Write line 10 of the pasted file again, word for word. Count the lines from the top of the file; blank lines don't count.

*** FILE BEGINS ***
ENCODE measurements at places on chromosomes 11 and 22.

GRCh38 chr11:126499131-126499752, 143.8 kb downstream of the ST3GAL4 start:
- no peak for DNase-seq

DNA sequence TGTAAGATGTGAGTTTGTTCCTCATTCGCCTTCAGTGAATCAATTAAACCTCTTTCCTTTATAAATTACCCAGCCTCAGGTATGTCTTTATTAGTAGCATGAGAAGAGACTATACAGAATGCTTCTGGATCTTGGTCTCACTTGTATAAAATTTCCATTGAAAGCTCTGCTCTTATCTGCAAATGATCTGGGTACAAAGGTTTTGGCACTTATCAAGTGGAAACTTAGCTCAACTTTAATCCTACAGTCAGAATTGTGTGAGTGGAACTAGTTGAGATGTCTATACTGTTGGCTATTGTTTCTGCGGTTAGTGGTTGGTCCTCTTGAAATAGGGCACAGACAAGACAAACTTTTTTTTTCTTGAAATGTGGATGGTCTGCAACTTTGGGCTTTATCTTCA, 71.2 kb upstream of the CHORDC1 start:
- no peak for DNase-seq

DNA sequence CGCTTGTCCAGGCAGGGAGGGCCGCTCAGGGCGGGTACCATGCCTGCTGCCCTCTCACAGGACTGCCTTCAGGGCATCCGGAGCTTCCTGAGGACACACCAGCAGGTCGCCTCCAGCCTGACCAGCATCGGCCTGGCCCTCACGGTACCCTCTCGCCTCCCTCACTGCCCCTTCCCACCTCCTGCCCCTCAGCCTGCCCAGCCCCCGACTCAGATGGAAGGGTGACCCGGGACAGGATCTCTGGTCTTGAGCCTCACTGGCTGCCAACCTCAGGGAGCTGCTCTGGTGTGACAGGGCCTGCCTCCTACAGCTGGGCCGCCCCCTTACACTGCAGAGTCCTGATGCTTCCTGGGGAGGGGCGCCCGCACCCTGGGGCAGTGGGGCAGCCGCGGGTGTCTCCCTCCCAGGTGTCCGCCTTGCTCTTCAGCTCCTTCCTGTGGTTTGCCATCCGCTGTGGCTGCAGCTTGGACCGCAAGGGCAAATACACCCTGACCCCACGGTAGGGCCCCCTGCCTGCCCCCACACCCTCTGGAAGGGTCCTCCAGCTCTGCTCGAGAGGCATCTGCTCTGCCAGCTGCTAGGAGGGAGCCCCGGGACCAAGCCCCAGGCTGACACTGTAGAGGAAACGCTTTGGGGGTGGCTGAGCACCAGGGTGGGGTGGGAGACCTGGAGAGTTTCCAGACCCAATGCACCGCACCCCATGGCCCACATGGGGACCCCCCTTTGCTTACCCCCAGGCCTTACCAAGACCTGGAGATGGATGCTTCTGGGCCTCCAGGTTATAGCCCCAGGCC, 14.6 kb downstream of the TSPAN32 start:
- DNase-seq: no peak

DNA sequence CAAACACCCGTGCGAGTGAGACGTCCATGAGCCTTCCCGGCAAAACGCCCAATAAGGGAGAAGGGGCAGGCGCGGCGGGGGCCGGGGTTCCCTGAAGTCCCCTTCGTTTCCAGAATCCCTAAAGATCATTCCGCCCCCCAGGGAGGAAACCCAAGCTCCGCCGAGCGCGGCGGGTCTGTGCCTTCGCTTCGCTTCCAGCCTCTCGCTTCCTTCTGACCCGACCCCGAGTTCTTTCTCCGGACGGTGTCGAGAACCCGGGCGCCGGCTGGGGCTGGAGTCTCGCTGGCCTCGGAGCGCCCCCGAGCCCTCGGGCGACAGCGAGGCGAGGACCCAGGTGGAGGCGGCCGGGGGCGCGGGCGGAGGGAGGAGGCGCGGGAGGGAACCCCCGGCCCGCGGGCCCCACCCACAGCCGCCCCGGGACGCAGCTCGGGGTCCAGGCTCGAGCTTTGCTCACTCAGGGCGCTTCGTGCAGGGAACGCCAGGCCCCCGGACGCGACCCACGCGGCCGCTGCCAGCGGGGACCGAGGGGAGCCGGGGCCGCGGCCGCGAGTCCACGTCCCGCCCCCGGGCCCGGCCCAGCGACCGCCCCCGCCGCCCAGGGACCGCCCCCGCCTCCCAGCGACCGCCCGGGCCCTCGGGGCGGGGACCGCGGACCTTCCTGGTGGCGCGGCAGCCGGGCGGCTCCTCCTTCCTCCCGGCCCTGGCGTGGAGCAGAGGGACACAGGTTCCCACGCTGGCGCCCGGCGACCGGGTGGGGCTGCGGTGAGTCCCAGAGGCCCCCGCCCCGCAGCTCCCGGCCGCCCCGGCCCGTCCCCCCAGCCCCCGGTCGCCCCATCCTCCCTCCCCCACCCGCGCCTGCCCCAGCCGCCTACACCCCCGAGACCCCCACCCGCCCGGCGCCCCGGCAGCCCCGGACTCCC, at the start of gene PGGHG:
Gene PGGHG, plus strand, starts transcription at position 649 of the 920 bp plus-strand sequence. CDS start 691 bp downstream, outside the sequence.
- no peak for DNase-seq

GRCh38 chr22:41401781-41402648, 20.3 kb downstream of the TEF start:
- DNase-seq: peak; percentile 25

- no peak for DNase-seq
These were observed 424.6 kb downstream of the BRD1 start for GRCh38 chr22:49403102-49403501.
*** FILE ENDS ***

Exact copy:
- no peak for DNase-seq